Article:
Day of the Galgo | Dia del Galgo 2020
Today the hunting season in Spain ends, and thousands of galgos face abandonment, torture and death, because they are no longer “useful”. Be their voice!
This article is published in memory of the late Jenny Symmons, who founded and led Southern Lurcher Rescue. The rescue brought hundreds of abandoned sighthounds to safety and found them loving new homes
This is a Christmas tale of a mother about to give birth, in desperate need of help and shelter, and the kindness of strangers. Flossie was the mother, a young lurcher heavily pregnant and abandoned, needing somewhere safe to have her babies, due to arrive just before or after Christmas.
Thankfully a remarkable woman heard about Flossie and offered her a rescue place. Jenny Symmons, the founder of Southern Lurcher Rescue (SLR), was her saviour. Flossie needed to be found a safe foster home for her confinement, someone who would help her deliver her pups, and give them all somewhere safe to live till the pups were ready to leave. So Jenny asked her team for help and another remarkable woman stepped up to the plate. SLR volunteer Laylah Wallis looked at her freshly-finished new dining extension, all ready for the Christmas festivities, and said yes. So Flossie went into foster with Laylah, who helped her deliver and wean the pups, and whose beautiful new extension was not so new or pristine by the time the pups left for their new homes.
I was lucky enough to photograph all the pups before they went on to their forever homes – you can see them all as pups here. And I recently invited a couple of them back for a photoshoot as grown up dogs – what gorgeous creatures they have all grown to be!
Laylah decided to adopt one of the pups she had fostered and now owns beautiful Ava. Her extraordinarily kind deed brought its own reward.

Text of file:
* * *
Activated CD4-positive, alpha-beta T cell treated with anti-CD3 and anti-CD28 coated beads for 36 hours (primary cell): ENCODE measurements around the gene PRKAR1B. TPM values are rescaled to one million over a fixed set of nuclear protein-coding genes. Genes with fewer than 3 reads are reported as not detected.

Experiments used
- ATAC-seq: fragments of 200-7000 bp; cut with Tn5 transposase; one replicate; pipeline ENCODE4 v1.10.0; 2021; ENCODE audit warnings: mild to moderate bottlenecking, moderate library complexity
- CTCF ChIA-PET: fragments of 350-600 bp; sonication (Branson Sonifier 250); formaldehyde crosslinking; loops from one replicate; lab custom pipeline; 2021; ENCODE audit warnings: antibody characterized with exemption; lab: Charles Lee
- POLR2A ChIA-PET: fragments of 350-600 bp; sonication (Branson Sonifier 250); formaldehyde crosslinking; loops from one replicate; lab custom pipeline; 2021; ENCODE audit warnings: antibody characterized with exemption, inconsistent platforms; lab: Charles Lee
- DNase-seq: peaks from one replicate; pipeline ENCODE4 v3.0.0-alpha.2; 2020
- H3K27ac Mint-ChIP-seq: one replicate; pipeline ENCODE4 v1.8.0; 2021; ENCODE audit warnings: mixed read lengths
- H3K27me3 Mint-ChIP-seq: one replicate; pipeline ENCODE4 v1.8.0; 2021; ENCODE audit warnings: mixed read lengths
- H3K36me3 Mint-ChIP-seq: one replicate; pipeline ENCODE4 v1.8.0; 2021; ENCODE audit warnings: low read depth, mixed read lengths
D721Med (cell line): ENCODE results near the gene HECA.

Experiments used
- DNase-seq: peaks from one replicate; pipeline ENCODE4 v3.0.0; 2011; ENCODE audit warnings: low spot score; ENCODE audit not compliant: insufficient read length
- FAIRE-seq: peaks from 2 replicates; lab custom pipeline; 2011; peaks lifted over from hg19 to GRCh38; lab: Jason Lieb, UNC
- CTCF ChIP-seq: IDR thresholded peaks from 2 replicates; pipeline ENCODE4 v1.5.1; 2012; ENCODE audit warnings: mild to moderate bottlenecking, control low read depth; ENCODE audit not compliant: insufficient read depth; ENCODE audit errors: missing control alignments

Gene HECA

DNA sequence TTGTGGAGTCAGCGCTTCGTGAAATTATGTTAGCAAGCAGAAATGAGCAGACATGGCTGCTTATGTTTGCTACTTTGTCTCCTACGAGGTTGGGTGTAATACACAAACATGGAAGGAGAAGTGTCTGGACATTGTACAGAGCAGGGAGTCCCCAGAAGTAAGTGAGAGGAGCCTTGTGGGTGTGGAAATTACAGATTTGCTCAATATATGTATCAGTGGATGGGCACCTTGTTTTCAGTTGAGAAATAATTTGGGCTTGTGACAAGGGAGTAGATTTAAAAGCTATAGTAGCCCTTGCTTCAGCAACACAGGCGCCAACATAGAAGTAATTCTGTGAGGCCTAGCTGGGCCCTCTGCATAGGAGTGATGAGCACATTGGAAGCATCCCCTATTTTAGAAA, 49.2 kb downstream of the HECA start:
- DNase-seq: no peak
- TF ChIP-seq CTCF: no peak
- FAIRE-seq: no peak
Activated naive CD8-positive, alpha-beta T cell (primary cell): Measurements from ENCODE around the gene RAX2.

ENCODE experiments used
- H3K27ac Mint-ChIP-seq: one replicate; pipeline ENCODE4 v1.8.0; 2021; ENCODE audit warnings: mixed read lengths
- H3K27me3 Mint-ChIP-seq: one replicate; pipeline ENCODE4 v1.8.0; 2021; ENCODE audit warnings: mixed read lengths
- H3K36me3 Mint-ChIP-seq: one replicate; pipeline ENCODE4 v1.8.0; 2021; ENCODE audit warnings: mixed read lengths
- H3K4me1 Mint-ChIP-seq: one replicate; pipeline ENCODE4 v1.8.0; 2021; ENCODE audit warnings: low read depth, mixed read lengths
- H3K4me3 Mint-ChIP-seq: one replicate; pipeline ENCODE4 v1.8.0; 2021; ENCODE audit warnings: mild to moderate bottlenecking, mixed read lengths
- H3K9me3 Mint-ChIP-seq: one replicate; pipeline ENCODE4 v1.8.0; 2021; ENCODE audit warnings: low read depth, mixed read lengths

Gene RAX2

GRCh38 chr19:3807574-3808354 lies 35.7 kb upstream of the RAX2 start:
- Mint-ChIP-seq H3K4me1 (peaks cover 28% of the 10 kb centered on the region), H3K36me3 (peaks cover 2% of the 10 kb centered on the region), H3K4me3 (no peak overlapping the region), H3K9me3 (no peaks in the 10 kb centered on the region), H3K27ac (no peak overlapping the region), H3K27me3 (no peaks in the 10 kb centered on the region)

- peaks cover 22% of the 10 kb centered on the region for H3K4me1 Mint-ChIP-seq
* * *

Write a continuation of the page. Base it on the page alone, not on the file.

After 11 years as a rescue and rehoming organisation, SLR has now evolved into Southern Lurcher Lifeline, a fundraising and sponsorship charity with the aim of supporting lurchers with medical needs throughout southern England.
Next up in my Ten for Ten project is BJ. Hold on to your hats, folks, because you’re in for a big surprise… BJ is not a sighthound but a poodle! I actually photograph loads of other breeds besides sighthounds, but I guess I do wear my (sighthound-shaped) heart on my sleeve a bit.
I first met BJ at Discover Dogs years ago and his mum commissioned me to do some photographs of him in his prime as a show dog. Poodles in show cut are about as different from a greyhound as you can get. They need different lighting to find the eyes beneath that huge top knot. And (so unlike the rescues and the family pets I normally work with, who fidget and don’t pose in any conventional sense) BJ was the dream subject standing stock still in the perfect pose for as long as it took! Then again, there are many similarities – the beauty of line and shape, and the way studio lighting shows off those features.